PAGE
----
CD and PC input To DirectStream


#1

Hello All,

Old Geezer here but a noob to forum discussion…Please bear with me.

Just acquired a DirectStream and connected it to a 2006 Rega Jupiter CD Player via coax. Certain Full orchestra and Heavy Rock songs sound like they are skipping or in fast forward. Ripped those CDs to my PC (Windows XP) using JRiver trial which encoded them to .ape files. Downloaded latest USB driver from PSA website and installed, connected to DS using USB and played those songs using JRiver Media 21. Same results until…I set the “Play From Memory” parameter on. Must the input stream to the DS meet a certain transfer threshold or do I have something set incorrectly? Will I have to rip all my CDs or just buy the upcoming PSA CD/SACD transport?!? (noise you hear is wife is expressing opinion on that).

Sincere apologies if this has already been covered, please point me to the thread, I could not find the answer.

PS After just a few hours the DS sounds glorious…thank you Paul, Ted and Arnie.


#2

It’s probably that you have the buffering in JRiver too small and you can’t read the data reliably from your disc in time to send it to the DAC. Despite JRiver’s suggestions for a shorter time I set the prebuffering option in the audio options to, say 20 seconds. And I also use the maximum buffer setting the audio driver supports - if you are using ASIO in the ASIO options there a Buffering setting that JRiver recommends to be 50ms and I change it to 500ms - if you are using WASAPI I change from the recommended 100ms to 500ms - if you are using Kernel Streaming I don’t know what the default is but I move the slider to about the middle which is 0.5 seconds - and the same for Direct Sound.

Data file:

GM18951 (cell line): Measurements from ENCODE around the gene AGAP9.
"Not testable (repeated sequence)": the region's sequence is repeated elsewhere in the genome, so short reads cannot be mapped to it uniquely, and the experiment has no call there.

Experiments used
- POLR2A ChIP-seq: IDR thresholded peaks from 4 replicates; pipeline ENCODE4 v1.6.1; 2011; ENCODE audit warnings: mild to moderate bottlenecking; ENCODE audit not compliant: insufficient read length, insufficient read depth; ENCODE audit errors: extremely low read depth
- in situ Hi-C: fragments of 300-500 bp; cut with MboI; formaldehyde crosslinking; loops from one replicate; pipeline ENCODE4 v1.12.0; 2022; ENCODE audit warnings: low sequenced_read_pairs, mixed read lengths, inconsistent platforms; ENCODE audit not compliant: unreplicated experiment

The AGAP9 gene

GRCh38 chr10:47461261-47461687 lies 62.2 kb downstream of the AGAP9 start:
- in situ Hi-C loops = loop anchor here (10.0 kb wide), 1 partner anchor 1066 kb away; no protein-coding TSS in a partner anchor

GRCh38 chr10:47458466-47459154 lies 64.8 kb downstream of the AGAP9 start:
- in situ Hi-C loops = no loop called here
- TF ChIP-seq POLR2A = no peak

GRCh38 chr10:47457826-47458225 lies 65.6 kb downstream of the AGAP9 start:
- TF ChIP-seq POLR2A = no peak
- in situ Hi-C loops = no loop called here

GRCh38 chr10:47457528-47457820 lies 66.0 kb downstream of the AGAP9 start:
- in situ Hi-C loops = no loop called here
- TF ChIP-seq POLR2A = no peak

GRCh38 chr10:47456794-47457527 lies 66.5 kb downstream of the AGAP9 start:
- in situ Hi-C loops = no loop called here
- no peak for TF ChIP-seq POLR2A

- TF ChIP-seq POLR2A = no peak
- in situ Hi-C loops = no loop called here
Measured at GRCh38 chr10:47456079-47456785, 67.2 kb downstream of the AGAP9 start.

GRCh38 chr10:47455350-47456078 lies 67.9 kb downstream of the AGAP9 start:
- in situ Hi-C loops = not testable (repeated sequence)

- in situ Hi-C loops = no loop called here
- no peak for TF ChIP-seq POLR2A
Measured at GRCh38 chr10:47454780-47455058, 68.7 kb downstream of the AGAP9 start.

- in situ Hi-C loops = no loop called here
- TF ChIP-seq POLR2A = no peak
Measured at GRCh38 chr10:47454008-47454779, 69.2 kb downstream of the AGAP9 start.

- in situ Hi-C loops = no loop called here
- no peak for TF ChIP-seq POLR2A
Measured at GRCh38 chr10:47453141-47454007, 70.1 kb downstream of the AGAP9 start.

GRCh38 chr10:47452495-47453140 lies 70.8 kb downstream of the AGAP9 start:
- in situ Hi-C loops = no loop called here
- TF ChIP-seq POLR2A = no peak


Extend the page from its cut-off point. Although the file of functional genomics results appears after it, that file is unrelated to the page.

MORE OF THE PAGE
#3

Thank you Sir. Problem resolved. Much appreciated!


#4

Excellent news!

Please stick around and join in. 103_gif


#5

Thank you for the hospitality, Elk. These forums are such a great resource…so many smart people.

thought you might be interested in my follow up activities to Ted’s explanation. Per his advice, I could adjust the parameters in JRiver and cause failure or success. He seemed to imply the data stream from the source was being interrupted and needed more buffering, so I surmised error correction may be the culprit. I examined the offending CDs and sure enough there were scratches that appeared to be radiating from the center probably as the result of mishandling while loading into a input slot (car system). The other Cd was new but had an air bubble or blob near the edge and the problem appeared on the first song, then stopped.

Now my OCD flared and I called a couple of friends with better CD players than me. I visited the first and loaded the problem CDs into his universal player with an “O” on the front…same results. The next visit was a player with an “R” on the front and nuvistor thingys…again the same problem. My final stop was my local audio shop and a beast of a player with an “E” on the front and a price tag over $10K feeding a tube preamp and tube monoblocks. OMG, it sounded beautiful until that same spot in track 1 caused him to leap to the aid of the system, shut it down and explain valve overload.